Monday, 23 March 2015

Writing Memoir (one topic at a time)

Writing Memoir (one topic at a time)

A family memoir journey of discovery (not all of it pleasant) that began with an inheritance of little ceramic figurines:

Edmund de Waal inherited 264 Japanese netsuke (pron: “net-skay”) from his great uncle. deWaal was a potter. 

Netsues are toggles which in kimono-wearing days were used to fasten purses to kimonos. 

He decided to research their history in his family and ended up five years later with what one interviewer said “took the world by storm”The Hare with the Amber Eyes: A Hidden Inheritance. 

Given de Waal’s interest in ceramics (Rachel Cook called him “perhaps the most famous potter working in Britain today” in a 2010 Observer review), he was drawn to these ceramic figures. 

Certainly their history was going to reveal a lot to him as time went on.

Marion Roach Smith interview on writing memoir (with a very distracting interviewer with nice teeth):

Marion defines memoir and understanding memoir as “your territory. In other words we all have territory and walking its borders, what you discover is it’s a lot smaller than you think. 

"And if you want to be a successful  memoir writer, what you do is define your territory by your areas of expertise—one area at a time.

"Most people think that memoir is that big book that starts with your great-great grandparents and ends with what you had for breakfast today. And those are the books that don’t sell and nobody really reads. 
"But if you want to be successful of memoir, you think in terms of size: blog post, personal essay, long form memoir, all the way up to book size.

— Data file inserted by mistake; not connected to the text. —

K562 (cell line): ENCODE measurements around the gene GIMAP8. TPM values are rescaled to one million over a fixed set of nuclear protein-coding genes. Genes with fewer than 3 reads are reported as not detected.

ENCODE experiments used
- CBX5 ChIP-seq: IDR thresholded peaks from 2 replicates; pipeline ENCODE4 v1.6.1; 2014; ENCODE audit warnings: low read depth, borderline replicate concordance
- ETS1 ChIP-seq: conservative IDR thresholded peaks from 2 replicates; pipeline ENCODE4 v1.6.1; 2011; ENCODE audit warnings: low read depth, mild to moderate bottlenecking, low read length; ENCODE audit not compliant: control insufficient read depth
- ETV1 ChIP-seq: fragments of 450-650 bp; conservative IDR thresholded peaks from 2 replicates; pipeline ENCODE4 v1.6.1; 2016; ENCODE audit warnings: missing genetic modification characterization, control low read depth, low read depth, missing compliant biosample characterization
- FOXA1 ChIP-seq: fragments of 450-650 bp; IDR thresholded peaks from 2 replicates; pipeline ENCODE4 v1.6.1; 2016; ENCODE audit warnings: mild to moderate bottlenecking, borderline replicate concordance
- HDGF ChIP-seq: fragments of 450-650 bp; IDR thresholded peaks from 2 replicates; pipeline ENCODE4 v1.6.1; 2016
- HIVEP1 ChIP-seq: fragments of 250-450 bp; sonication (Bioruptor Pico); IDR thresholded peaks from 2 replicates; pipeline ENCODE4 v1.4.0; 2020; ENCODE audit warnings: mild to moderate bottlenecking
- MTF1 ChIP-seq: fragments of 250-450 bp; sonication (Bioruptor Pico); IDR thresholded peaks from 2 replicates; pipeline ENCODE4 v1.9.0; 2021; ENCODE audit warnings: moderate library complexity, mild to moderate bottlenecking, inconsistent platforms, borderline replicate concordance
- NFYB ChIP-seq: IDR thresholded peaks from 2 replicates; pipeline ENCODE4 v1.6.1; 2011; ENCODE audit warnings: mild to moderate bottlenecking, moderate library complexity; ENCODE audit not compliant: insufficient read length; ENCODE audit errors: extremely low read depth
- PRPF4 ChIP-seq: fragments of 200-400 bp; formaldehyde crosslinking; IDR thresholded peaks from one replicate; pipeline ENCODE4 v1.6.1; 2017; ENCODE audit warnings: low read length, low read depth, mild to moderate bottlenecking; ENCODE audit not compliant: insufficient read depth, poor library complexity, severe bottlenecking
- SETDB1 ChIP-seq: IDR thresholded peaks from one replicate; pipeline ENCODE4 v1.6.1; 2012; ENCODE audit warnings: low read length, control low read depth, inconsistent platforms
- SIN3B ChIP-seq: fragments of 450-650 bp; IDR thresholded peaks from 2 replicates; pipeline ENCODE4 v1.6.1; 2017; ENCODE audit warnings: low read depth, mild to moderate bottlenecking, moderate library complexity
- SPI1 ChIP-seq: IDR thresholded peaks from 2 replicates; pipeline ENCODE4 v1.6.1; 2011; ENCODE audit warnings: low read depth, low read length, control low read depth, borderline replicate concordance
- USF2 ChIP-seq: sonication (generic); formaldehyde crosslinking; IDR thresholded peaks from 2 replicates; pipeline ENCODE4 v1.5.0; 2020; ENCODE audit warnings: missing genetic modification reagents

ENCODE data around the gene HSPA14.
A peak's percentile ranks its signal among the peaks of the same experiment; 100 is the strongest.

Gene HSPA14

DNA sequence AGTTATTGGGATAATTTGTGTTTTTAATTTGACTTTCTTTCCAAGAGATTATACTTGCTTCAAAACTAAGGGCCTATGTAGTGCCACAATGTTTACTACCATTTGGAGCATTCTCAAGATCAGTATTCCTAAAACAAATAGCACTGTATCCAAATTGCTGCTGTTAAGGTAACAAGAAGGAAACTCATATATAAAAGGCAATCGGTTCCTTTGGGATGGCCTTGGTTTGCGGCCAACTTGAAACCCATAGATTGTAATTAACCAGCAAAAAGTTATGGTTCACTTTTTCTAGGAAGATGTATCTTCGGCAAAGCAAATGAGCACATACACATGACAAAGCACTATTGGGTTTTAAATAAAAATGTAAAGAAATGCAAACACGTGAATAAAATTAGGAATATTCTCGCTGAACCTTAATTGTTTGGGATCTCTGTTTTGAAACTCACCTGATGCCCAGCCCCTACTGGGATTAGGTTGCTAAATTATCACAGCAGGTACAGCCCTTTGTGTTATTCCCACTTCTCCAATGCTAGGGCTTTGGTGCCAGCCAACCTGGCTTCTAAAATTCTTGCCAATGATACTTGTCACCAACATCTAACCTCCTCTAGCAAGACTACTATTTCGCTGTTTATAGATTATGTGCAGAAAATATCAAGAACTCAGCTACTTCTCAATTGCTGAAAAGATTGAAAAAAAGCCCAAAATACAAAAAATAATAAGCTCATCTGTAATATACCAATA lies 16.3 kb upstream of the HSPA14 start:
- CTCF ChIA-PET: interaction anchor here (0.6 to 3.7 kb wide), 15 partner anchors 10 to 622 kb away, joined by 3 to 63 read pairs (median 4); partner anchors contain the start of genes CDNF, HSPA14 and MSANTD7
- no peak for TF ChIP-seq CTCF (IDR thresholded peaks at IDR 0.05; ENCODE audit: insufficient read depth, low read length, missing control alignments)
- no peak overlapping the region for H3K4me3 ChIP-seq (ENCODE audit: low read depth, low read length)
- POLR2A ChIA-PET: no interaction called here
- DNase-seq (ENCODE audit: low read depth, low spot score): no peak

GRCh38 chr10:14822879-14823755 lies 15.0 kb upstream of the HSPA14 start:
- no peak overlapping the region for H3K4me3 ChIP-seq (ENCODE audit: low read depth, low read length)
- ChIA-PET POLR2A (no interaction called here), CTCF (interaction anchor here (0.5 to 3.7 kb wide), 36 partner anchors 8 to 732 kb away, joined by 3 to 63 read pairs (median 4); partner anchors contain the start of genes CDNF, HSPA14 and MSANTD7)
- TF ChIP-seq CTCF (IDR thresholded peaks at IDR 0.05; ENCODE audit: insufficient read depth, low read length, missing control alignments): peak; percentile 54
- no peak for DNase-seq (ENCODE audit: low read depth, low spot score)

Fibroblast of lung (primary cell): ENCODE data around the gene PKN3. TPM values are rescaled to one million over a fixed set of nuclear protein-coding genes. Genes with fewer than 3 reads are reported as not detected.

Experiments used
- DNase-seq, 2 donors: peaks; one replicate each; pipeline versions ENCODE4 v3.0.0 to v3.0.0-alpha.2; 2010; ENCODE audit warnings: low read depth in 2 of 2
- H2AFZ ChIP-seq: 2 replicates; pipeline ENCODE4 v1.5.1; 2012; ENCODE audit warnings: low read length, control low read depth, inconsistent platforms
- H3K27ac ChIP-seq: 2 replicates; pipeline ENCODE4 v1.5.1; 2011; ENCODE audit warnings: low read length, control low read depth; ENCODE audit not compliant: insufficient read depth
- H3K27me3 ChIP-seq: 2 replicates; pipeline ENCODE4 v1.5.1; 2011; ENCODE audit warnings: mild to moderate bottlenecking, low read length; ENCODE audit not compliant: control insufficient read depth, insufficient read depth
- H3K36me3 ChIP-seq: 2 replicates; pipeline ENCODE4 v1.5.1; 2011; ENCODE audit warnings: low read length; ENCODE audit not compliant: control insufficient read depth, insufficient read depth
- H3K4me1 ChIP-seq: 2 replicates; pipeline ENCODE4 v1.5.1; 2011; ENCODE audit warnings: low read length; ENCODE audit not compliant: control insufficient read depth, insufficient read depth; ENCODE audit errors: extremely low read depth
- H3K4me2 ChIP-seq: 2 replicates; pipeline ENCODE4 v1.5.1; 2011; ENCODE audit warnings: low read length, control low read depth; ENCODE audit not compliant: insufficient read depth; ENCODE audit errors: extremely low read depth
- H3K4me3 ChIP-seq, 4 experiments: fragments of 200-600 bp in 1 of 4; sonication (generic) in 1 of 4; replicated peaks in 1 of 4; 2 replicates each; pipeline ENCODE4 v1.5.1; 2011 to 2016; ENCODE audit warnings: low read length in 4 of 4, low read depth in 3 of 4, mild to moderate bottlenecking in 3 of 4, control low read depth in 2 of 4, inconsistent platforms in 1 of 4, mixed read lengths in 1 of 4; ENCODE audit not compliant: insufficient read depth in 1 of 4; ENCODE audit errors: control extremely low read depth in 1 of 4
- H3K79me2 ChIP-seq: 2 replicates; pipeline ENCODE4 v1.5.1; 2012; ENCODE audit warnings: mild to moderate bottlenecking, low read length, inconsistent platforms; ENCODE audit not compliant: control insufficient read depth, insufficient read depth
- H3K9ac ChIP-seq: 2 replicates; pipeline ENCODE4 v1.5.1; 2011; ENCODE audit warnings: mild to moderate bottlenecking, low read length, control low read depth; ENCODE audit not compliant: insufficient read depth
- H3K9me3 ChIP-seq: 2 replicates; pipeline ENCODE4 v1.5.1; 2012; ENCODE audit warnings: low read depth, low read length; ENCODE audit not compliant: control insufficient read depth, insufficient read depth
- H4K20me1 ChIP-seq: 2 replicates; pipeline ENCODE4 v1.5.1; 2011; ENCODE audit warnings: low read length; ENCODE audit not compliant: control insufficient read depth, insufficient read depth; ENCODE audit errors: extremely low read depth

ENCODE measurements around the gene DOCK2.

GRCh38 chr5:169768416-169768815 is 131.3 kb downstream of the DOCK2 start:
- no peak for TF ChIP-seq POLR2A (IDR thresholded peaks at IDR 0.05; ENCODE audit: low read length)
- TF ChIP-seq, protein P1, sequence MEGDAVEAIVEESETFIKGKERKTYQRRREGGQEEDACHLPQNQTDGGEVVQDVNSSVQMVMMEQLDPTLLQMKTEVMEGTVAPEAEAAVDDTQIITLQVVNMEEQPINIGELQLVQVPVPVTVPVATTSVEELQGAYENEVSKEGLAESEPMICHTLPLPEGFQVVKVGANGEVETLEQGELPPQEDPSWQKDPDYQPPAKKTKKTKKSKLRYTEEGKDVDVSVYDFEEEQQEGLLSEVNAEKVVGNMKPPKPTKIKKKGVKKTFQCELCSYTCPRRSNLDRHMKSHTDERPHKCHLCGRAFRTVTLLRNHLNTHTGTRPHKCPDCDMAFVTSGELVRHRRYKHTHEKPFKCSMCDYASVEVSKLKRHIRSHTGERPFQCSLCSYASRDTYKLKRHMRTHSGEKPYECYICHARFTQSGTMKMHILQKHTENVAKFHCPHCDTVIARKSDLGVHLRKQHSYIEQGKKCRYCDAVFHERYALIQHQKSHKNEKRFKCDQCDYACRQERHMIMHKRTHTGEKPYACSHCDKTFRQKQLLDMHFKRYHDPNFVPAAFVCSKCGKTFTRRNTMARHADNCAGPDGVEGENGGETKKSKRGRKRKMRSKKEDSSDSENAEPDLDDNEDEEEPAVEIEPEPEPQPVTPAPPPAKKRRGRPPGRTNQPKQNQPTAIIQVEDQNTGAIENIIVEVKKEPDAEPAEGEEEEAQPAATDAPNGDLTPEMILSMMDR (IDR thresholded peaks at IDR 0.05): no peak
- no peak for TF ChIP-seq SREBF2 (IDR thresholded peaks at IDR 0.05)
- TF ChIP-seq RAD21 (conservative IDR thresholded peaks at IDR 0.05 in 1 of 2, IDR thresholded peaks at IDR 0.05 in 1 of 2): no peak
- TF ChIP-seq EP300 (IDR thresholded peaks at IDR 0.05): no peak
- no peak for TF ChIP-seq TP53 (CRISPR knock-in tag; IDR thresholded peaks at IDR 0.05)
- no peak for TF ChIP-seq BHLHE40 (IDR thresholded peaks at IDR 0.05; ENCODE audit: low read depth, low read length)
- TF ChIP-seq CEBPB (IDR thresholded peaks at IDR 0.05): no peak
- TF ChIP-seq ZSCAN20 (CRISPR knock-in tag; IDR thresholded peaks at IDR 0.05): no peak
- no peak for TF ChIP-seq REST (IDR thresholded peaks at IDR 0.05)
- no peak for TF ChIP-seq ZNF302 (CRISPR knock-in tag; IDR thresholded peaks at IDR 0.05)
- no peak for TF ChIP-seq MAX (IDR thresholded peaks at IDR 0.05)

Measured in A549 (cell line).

"And you think about your areas of expertise: I’m a woman, I’m a college trustee, I’m a mother, I own a home, I own a dog I sail boats, I write memoir. 
"I write from all those different areas of expertise – one at a time. Memoir is about your territory, and if you make your territory small, you will be a good memoirist.
"Of course it’s about the truth. But it’s about your truth. 
"And too much truth—too big—is exactly where most memoirs fail. Because they think that they want to write about their life when really I would like them to give me a little insight into how they recovered from their alcoholism, I’d like them to give me a little insight into how they developed a sense of humour about being married, I’d like them to give me some insight about how they raised their dogs. This is a brilliant difference.
"The great Caroline Knapp, whom I always quote on this topic, knew it. When she wrote her first bestselling memoir, she wrote a book that has the best title of any book ever; it’s called  Drinking: A Love Story and that’s what she wrote about. 
"When she wrote her next memoir it was called A Pack of Two—about her relationship with her dogs. Had she not died tragically young, she probably would have written seven or eight memoirs, each from one area of expertise at a time. That’s the difference, and if you get that you can succeed.”

Pick up the rest of this video interview here at 4:51:  where she will also tell you the difference between narrative nonfiction, memoir, and autobiography, unmuddles the waters, and does “not talk in MFA.”

-- Margo Lamont

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